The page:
Previous post in HappyPancake story: Benchmarking and tuning the stack.
Monday came with the change of plans in our team. Tomas and Pieter realized that although our planned architecture looks really awesome (with all that messaging and dynamic component switching) it is too futuristic for our current goals. We want to migrate out of .NET+SQL, for a start. We also want to learn more about our domain before investing a lot of time to optimize it to perfection.
We archived our existing prototype code and switched gears to:
- Single git repository for the entire project
- Single process application with in-memory components
- Event-driven domain
Our short-term goal is to capture HappyPancake domain in golang in the simplest possible way. Then we'll improve design from there.
I spent part of the week working on our EventStore (which is just a layer on top of FoundationDB). After benchmarking it we encountered a very foundational problem: it is hard to append sequentially to a global event stream (transaction log) which is replicated on a cluster. You either get a horrible throughput or you need to sacrifice consistency which affects reading speed. Another alternative is to find something else to sacrifice in a way that has the least possible effect on event-sourced application.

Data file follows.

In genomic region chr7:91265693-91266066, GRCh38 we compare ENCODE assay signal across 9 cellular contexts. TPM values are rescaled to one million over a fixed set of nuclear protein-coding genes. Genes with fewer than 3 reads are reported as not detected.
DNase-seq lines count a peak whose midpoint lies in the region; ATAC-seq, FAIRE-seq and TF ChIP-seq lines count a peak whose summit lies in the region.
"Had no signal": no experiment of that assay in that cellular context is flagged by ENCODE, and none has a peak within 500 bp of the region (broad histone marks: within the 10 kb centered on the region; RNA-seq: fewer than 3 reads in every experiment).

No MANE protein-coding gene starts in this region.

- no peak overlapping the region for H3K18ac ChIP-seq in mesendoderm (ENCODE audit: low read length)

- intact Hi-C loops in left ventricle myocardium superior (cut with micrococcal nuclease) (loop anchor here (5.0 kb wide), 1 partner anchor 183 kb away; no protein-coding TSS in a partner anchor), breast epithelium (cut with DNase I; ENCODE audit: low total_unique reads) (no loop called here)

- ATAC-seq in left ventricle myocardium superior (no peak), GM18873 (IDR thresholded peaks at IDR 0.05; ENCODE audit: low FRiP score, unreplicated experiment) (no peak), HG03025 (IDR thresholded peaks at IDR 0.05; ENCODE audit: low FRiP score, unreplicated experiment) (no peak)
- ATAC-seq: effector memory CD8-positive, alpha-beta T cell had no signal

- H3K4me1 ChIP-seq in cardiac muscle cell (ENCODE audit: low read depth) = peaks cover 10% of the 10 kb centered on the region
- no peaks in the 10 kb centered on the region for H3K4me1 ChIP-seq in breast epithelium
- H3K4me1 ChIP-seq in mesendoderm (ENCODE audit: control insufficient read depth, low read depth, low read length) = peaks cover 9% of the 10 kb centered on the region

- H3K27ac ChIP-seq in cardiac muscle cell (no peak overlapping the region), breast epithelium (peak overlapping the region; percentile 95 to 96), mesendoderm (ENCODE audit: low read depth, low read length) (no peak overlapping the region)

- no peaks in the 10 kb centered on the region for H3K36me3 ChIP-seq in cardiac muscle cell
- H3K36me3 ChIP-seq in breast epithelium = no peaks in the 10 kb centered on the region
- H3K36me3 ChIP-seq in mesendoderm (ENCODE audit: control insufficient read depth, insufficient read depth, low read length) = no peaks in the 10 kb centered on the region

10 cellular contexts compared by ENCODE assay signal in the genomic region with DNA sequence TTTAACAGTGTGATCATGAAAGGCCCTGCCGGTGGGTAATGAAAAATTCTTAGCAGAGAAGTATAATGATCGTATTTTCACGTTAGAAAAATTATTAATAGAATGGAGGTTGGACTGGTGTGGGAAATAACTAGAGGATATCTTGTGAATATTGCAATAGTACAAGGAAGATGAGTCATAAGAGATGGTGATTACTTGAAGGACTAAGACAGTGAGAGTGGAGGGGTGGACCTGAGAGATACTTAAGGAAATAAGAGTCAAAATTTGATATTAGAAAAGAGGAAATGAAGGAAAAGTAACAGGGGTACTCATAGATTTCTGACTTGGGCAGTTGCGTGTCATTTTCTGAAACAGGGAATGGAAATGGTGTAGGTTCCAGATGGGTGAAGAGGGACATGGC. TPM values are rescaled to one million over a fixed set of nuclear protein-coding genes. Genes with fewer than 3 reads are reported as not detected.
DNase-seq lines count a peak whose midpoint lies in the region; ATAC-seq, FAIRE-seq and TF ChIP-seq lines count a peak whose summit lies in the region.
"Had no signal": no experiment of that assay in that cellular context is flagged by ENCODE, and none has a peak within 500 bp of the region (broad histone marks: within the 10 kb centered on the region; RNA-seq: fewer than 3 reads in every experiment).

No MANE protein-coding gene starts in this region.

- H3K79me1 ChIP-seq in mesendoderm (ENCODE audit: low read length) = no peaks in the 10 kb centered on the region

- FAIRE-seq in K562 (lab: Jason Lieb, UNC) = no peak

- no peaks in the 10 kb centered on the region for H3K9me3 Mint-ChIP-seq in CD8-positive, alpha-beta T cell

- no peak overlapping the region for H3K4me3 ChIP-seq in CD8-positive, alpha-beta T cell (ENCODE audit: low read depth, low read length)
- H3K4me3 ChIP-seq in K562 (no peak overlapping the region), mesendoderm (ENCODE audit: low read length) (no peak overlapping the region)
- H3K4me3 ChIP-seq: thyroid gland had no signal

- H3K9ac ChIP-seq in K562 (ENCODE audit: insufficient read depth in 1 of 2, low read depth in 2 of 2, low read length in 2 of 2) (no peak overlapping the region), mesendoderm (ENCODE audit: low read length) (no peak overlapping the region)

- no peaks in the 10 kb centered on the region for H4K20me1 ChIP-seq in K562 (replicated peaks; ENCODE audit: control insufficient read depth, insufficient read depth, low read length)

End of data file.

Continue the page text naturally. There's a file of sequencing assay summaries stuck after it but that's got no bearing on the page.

This was an interesting tech challenge, neatly isolated and spinning in our minds. We agreed to take some time to think about it before moving forward with the implementation. Today is the day we share our ideas.
I also spent some time drafting a simple prototype of basic HappyPancake functionality decomposed into a bunch of event-driven components. It was an extremely rewarding experience to see concepts from C# being expressed in go language.
This weekend I went to Chelyabinsk to deliver a talk on software design (masked under the title of "micro-services in .NET") at dotnetconf.
Tomas was mostly dealing with the UI and UX, while sharing in some papers on algorithms and maintaining the first version of HappyPancake (something we have been spared from).
Pieter was reevaluating golang web frameworks while also trying to make them work with PJAX for fast updates in the web UI.
Next post in HappyPancake story: Back to Basics